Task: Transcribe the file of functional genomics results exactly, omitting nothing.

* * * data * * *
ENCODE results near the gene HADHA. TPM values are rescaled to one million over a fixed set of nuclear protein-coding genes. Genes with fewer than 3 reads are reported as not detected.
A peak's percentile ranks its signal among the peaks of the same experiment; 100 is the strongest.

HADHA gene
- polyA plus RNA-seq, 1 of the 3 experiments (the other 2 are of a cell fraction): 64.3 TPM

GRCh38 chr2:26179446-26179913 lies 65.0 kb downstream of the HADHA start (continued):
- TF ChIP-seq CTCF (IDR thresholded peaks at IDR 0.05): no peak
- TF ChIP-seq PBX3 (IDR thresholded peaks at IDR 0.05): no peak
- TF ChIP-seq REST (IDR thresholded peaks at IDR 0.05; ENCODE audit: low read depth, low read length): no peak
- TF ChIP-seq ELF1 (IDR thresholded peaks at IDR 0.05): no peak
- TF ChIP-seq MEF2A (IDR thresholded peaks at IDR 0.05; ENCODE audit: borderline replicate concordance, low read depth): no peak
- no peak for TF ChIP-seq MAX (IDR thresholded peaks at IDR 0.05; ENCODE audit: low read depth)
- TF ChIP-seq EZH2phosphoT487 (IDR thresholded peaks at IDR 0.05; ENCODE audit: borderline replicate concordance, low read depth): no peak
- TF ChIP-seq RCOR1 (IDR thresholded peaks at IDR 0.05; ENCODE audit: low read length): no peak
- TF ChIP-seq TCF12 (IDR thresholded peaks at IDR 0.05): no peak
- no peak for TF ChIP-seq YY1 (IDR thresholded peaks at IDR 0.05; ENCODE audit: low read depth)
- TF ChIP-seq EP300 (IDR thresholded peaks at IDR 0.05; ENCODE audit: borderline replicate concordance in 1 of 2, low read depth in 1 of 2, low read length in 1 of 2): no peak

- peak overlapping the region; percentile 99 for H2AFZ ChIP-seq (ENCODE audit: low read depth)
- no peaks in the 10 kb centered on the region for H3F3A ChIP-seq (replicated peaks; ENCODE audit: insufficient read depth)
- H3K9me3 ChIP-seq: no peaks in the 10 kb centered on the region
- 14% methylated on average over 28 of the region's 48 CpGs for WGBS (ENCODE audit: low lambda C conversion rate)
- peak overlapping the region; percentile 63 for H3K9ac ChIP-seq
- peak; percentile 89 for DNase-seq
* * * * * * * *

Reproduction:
ENCODE results near the gene HADHA. TPM values are rescaled to one million over a fixed set of nuclear protein-coding genes. Genes with fewer than 3 reads are reported as not detected.
A peak's percentile ranks its signal among the peaks of the same experiment; 100 is the strongest.

HADHA gene
- polyA plus RNA-seq, 1 of the 3 experiments (the other 2 are of a cell fraction): 64.3 TPM

GRCh38 chr2:26179446-26179913 lies 65.0 kb downstream of the HADHA start (continued):
- TF ChIP-seq CTCF (IDR thresholded peaks at IDR 0.05): no peak
- TF ChIP-seq PBX3 (IDR thresholded peaks at IDR 0.05): no peak
- TF ChIP-seq REST (IDR thresholded peaks at IDR 0.05; ENCODE audit: low read depth, low read length): no peak
- TF ChIP-seq ELF1 (IDR thresholded peaks at IDR 0.05): no peak
- TF ChIP-seq MEF2A (IDR thresholded peaks at IDR 0.05; ENCODE audit: borderline replicate concordance, low read depth): no peak
- no peak for TF ChIP-seq MAX (IDR thresholded peaks at IDR 0.05; ENCODE audit: low read depth)
- TF ChIP-seq EZH2phosphoT487 (IDR thresholded peaks at IDR 0.05; ENCODE audit: borderline replicate concordance, low read depth): no peak
- TF ChIP-seq RCOR1 (IDR thresholded peaks at IDR 0.05; ENCODE audit: low read length): no peak
- TF ChIP-seq TCF12 (IDR thresholded peaks at IDR 0.05): no peak
- no peak for TF ChIP-seq YY1 (IDR thresholded peaks at IDR 0.05; ENCODE audit: low read depth)
- TF ChIP-seq EP300 (IDR thresholded peaks at IDR 0.05; ENCODE audit: borderline replicate concordance in 1 of 2, low read depth in 1 of 2, low read length in 1 of 2): no peak

- peak overlapping the region; percentile 99 for H2AFZ ChIP-seq (ENCODE audit: low read depth)
- no peaks in the 10 kb centered on the region for H3F3A ChIP-seq (replicated peaks; ENCODE audit: insufficient read depth)
- H3K9me3 ChIP-seq: no peaks in the 10 kb centered on the region
- 14% methylated on average over 28 of the region's 48 CpGs for WGBS (ENCODE audit: low lambda C conversion rate)
- peak overlapping the region; percentile 63 for H3K9ac ChIP-seq
- peak; percentile 89 for DNase-seq